Vancouver pharmacist suspended over phony scripts; some Greek pharmacies take issue with Covid self-tests; Malaysian pharmacist praised for settling mother’s bill
Vancouver, Canada: A Vancouver pharmacist has been suspended for five years for writing phony prescriptions, according to the Vancouver Sun.
He reportedly used a doctor’s name and licence number to create nine prescription authorisations totalling 75 dispensed transactions.
These transactions included prescription drugs, over-the-counter supplements and medical supplies.
The pharmacist also reportedly processed more than 15,000 false prescriptions for vitamins and over-the-counter drugs on the government records of seven individuals without their knowledge.
He reportedly admitted that he “directed pharmacy assistants to process transactions weekly … in order to artificially inflate the pharmacy’s prescription count”.
The College of Pharmacists of British Columbia has suspended the pharmacist for a total of 1,825 days and ordered a letter of reprimand to be permanently placed on the college’s register.
He also has to pay a fine of $15,000.
Greece: Greece’s Deputy Health Minister has announced that free COVID-19 self-tests will be made available through supermarkets in Achaia Region where a pharmacists’ union refuses to continue providing them.
He also said the same will happen in the region of Attica if pharmacists there insist on discontinuing the distribution, reports the Greek City Times.
The Association of Greek Pharmacists (PFS) said earlier in the month that local pharmacies would stop distributing Covid-19 self-testing kits by the end of June.
These tests are reportedly required by Greek employees before attending work.
The self-testing program that was launched on April 12 to facilitate the safe reopening of economic and social activity after a months-long lockdown.
However the government had requested the free distribution continue for the next 2-3 months.
Until Wednesday, more than 10,000 pharmacies across the country had reportedly given out nearly 30 million self-tests, in a distribution program that was launched two months ago.
It is not been made clear exactly why the pharmacies have refused to continue providing the tests.
Illinois, United States: A bill that would allow pharmacists to provide hormonal birth control to patients who have not seen a doctor has been sent to the Governor of Illinois, reports the Illinois Newsroom.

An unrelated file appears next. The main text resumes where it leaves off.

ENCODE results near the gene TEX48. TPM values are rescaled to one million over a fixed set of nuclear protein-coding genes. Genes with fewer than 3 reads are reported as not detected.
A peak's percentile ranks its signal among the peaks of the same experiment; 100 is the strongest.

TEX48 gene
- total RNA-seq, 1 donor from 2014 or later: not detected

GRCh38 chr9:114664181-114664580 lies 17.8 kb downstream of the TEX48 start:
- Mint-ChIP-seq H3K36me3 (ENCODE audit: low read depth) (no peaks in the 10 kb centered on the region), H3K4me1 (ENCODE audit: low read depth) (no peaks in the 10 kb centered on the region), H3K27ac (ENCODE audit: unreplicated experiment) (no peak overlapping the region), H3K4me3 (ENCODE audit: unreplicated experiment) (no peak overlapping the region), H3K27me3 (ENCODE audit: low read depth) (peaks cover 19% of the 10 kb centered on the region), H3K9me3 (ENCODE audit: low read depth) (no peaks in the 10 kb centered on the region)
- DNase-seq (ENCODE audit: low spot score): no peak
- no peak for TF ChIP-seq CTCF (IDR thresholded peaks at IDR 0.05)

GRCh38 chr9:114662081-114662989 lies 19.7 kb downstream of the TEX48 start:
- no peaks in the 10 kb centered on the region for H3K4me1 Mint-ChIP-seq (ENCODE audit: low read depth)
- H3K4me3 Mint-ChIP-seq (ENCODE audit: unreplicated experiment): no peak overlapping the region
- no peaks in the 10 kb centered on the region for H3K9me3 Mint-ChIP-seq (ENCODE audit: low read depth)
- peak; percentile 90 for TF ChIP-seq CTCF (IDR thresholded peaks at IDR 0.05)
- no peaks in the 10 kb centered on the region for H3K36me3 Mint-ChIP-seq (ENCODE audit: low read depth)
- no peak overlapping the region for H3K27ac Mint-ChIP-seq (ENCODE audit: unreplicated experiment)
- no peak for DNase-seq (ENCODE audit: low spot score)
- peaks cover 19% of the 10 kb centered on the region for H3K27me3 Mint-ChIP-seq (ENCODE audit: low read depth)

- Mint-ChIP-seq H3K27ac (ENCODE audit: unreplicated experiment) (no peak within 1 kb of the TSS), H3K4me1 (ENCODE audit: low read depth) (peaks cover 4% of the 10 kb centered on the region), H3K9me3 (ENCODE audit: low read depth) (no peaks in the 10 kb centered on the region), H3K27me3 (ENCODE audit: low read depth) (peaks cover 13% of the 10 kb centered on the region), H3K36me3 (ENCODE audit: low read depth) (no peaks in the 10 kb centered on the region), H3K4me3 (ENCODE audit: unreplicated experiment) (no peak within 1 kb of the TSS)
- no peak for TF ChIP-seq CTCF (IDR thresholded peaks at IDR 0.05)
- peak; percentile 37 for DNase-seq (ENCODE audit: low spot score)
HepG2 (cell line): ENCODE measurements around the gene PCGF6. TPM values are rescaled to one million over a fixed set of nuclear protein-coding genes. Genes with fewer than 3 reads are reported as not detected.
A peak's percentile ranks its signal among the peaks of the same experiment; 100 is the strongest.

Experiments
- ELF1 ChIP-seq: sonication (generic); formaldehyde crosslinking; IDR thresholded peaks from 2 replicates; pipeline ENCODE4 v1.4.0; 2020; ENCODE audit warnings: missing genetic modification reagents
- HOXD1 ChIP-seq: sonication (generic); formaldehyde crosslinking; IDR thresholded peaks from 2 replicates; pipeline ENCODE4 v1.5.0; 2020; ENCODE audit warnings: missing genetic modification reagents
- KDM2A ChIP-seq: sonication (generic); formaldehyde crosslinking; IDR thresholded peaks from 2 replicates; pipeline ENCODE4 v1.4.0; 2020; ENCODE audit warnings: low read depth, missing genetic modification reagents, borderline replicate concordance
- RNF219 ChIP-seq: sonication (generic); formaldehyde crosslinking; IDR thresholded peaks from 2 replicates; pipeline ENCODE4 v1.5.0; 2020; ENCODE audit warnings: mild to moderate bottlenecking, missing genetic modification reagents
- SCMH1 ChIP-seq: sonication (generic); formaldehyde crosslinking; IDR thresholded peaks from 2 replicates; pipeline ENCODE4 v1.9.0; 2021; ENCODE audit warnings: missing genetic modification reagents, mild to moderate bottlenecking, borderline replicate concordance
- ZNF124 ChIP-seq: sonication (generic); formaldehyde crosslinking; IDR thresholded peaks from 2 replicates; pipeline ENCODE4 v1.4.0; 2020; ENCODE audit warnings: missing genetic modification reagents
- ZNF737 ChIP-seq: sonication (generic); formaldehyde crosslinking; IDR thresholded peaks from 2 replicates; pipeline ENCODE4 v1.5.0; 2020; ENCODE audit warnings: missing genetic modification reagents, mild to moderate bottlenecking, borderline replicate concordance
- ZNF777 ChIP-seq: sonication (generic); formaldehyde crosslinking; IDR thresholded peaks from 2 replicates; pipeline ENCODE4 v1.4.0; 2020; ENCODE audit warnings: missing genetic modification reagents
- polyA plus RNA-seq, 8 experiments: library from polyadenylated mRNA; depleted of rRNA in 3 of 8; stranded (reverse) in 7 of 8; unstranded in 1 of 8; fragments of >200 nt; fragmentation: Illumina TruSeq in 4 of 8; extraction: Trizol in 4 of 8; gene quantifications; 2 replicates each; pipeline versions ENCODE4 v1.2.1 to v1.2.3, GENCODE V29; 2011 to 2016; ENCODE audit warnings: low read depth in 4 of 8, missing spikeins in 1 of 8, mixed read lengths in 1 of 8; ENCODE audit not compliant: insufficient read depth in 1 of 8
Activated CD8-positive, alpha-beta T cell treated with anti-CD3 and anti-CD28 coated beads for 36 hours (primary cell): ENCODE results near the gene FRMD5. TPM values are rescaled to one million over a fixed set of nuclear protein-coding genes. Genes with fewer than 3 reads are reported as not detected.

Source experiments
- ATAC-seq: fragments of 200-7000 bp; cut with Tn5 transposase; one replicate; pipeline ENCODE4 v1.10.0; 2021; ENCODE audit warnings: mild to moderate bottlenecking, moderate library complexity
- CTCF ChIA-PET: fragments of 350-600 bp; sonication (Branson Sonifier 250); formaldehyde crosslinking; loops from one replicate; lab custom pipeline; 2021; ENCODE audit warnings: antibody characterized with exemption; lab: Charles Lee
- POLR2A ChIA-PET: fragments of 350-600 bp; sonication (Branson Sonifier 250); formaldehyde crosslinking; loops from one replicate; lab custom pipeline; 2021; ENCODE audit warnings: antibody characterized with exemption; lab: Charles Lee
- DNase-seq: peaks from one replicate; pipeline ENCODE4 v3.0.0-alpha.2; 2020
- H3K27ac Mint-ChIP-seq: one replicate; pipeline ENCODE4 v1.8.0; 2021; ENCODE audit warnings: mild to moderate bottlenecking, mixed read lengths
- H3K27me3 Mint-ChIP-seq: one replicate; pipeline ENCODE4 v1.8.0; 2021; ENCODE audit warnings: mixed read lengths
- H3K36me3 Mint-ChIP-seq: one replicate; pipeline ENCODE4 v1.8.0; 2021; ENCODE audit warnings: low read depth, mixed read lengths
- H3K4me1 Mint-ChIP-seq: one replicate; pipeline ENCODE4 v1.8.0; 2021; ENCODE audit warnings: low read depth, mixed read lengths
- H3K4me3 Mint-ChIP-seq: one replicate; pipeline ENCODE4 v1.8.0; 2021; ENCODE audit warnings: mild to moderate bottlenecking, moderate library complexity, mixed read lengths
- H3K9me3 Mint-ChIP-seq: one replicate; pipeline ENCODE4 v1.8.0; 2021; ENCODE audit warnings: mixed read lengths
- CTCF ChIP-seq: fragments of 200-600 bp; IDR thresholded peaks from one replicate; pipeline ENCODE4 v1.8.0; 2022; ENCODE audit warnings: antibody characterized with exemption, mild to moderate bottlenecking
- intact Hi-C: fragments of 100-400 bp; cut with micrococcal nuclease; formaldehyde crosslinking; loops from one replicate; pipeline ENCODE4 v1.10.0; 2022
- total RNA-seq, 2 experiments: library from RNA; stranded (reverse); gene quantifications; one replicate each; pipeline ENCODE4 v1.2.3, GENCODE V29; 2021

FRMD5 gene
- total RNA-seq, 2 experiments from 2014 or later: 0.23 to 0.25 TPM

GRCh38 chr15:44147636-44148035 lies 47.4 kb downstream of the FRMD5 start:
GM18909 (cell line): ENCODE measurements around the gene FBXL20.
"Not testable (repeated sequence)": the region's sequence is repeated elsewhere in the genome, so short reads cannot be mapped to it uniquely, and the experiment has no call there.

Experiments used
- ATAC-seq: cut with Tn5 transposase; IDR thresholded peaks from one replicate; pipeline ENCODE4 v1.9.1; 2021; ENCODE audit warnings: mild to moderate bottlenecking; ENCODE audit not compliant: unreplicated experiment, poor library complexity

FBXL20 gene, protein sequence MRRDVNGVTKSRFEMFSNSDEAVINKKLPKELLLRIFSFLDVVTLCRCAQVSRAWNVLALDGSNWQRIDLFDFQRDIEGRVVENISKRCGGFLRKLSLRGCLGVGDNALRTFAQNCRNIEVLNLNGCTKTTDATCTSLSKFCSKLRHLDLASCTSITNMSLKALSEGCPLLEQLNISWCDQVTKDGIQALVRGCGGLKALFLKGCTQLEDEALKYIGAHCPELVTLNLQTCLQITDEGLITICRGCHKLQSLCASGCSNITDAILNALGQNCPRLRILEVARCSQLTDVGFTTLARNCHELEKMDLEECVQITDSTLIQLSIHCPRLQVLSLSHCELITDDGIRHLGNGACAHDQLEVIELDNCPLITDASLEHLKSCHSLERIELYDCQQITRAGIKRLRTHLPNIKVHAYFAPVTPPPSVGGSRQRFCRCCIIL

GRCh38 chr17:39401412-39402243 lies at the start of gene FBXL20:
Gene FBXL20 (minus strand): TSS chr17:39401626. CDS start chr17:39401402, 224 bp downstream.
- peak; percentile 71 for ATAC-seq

State Representative Michelle Mussman sponsored the measure, which she said would boost access to birth control and limit unintended pregnancies.
“It certainly opens up a lot more pathways than having to go see a doctor, which we know can be quite an obstacle,” Mussman said. “Even if you have insurance, sometimes there are delays in your ability to make an appointment. It can be a bigger hurdle than many people realise.’’
The lack of access can be particularly difficult in some underserved areas, said Brigid Leahy, senior director of public policy with Planned Parenthood Illinois Action.
“Pharmacists are highly trained health care professionals; they are perfectly capable of doing the assessment of the patient, no matter their age, assessing whether that method of contraception is appropriate,” Leahy said.
Pharmacists would reportedly need to complete an accredited training to participate in the program.
Kuala Lumpur, Malaysia: A pharmacist has been praised on social media for paying for the medicines of a mother who couldn’t cover the cost.
An onlooker shared the incident on Twitter, saying she heard a woman at a pharmacy having a chat with the pharmacist at the counter, reports the New Straits Times.
“The woman was looking to purchase medicines for her infant child. The pharmacist handed the medicines to her and said that came up to about RM60 (AU$19.22) in total.
“The mother instead handed the pharmacist a card (an aid card distributed by the government), but unfortunately the pharmacist said the pharmacy does not accept the card,” she wrote on Twitter.
She said the woman then said she had no cash in hand and decided against buying the medicine.
“The pharmacist, a female, was taken aback and was quick to offer to pay the bill. The mother first refused but the pharmacist was persistent,” said the Twitter user.
“I then offered to pay the mother’s bill while paying for my father’s medicines, but the pharmacist said she was more than willing to bear the cost.
“To the pharmacist, I pray for you and your family for easing the mother’s burden, especially during these trying times. You are a hero!” she tweeted.
Others who read the heartwarming story also praised the pharmacist, with one saying, “The pharmacist deserves an award”.